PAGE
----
Libraries in Literature

This older article from The Conversation explores what libraries mean to society by looking at what role they play in our beloved fiction stories. The author argues that when we fear the loss of libraries we are fearing disorder. With the advent of the digital age we are being introduced to a new type of library. This new library doesn’t promise the comfort and order it once did; now the information we want to organize goes far beyond the bindings of a book. This theme is explored through looking at some of the most famous fictional libraries. You can find some of the examples the author gives below.

Strahov Library, Prague. Moyan Brenn/flickr

“Terry Pratchett imagined a labyrinthine library in Discworld overseen by an orangutan where students occasionally get lost and are forced to eat their own boots to survive. It may sound absurd, but this is perhaps the library that is most immediately relevant to today – with its endless shelves and connections to every library and every collection of books in the Multiverse. “

“In Jorge Luis Borges’ 1941 short story The Library of Babel (which you can read here), the universe itself is imagined as a library of infinite dimensions. It is perfectly symmetrical and has existed throughout eternity. Contrasting this architectural order is the chaos of the books it contains. The library holds every book ever written, but the texts themselves are indecipherable and shelved with no apparent system. Repetition and symmetry undo the library’s orderliness, erasing any intrinsic meaning, as the conclusion makes clear:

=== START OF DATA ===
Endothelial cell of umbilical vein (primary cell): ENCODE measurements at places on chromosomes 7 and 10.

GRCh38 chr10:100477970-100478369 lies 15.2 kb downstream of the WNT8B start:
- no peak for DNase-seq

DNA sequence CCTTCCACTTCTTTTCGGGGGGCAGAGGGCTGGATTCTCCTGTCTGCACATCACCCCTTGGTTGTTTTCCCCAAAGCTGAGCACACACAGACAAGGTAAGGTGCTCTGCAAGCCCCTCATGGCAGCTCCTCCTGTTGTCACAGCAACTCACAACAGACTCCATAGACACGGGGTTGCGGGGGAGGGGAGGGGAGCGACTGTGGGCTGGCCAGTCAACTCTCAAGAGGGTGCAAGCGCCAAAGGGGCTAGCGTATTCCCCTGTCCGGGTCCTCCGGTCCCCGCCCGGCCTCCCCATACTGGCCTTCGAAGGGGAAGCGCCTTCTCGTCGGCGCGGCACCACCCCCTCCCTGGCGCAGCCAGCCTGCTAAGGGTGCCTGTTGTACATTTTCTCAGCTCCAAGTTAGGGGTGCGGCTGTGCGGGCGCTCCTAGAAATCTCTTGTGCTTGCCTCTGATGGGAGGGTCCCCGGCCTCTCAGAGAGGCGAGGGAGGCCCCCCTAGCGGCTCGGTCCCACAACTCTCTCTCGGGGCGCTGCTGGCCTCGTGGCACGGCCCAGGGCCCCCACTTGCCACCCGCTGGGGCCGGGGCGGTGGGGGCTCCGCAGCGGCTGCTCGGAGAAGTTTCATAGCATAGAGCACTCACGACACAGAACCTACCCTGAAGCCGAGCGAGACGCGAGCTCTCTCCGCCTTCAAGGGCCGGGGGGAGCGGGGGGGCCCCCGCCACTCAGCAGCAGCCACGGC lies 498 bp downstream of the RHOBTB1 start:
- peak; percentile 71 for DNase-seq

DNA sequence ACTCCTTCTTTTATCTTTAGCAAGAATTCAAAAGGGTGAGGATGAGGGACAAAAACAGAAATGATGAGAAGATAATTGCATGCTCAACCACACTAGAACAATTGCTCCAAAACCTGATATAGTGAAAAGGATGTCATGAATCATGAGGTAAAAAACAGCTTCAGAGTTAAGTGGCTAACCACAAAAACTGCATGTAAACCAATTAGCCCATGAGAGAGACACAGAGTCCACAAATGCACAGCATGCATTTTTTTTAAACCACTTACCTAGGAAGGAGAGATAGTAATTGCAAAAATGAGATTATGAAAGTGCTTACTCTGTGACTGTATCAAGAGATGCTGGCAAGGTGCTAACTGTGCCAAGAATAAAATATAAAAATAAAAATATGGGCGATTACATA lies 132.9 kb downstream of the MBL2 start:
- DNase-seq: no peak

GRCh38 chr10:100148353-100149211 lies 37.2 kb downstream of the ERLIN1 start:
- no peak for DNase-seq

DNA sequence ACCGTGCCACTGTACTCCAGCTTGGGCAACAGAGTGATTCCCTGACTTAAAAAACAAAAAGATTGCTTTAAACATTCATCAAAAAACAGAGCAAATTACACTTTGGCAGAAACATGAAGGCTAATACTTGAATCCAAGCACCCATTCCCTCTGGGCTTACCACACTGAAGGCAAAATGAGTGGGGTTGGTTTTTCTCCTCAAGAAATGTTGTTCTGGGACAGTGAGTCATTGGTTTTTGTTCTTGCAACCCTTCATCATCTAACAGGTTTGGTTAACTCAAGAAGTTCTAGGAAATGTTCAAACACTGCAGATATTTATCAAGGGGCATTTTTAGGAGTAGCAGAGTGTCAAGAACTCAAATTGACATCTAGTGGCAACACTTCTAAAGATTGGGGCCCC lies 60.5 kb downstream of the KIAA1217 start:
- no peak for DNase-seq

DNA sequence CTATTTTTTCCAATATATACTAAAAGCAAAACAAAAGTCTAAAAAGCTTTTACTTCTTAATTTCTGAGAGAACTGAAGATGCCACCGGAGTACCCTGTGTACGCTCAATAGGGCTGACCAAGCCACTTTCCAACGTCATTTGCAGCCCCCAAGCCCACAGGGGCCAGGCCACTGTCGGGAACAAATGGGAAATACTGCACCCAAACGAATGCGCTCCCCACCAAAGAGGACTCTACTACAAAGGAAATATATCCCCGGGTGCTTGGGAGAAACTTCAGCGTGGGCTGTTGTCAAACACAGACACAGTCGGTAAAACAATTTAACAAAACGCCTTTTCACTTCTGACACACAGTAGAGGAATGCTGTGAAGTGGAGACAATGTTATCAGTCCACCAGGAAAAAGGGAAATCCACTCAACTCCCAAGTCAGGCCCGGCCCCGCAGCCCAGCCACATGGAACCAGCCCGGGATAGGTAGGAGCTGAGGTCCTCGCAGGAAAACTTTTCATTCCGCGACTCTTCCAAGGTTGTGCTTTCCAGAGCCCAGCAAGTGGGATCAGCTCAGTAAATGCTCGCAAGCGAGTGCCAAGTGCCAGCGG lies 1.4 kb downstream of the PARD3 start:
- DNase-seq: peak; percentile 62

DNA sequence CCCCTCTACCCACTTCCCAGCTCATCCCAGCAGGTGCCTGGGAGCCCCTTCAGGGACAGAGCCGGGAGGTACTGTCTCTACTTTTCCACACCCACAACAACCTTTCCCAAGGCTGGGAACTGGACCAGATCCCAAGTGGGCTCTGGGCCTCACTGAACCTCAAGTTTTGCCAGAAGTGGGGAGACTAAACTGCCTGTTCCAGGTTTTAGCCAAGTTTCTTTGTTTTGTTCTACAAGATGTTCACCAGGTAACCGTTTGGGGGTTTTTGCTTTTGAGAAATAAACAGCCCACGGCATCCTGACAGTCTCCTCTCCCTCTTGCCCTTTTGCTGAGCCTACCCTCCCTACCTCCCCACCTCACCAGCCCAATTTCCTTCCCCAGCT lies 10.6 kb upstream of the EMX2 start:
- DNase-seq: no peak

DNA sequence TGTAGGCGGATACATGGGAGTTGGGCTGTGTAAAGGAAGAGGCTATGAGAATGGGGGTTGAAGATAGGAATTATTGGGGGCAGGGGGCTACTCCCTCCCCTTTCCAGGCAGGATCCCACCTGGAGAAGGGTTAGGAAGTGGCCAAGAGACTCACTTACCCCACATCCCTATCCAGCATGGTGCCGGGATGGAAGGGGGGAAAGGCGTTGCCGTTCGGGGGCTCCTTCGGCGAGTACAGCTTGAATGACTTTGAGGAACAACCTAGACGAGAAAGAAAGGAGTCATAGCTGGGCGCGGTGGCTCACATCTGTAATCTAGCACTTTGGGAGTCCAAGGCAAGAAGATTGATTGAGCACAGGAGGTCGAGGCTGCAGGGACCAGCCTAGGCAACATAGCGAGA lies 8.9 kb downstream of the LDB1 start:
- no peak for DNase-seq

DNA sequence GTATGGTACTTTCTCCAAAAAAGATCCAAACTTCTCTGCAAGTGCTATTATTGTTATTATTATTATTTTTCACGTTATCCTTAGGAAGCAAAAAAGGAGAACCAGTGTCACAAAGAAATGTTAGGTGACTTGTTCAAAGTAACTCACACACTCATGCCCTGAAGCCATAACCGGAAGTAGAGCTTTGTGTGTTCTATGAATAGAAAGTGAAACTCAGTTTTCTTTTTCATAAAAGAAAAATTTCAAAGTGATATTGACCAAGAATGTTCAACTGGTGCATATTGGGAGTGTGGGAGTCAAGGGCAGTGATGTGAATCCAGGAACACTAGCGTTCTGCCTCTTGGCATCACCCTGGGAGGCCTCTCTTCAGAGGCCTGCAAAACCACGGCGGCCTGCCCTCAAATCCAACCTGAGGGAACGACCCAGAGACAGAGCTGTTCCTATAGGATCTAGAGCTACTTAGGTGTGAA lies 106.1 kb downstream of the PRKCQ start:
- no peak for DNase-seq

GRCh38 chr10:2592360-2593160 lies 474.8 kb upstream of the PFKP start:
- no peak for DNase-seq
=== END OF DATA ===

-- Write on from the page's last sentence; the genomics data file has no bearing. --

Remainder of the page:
The Library is unlimited and cyclical. If an eternal traveller were to cross it in any direction, after centuries he would see that the same volumes were repeated in the same disorder (which, thus repeated, would be an order: the Order).

Borges’s library promises order but reveals disorder: repetition shows that order and chaos are ultimately the same thing.”

Biblioteca José Vasconcelos, Mexico City. LWYang/flickr

Instead of ending with a prediction, the author ends by asking the reader what the worlds last libraries might look like and how different that might be from the libraries of today.

You can read the full article by Anthony Mandal from Cardiff University at .

– Elizabeth Phyle INFO 653-01

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Posted in Classification, Knowledge and Truth, Libraries, Library, Uncategorized

by Hugh McLeod

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Pratt Institute School of Information
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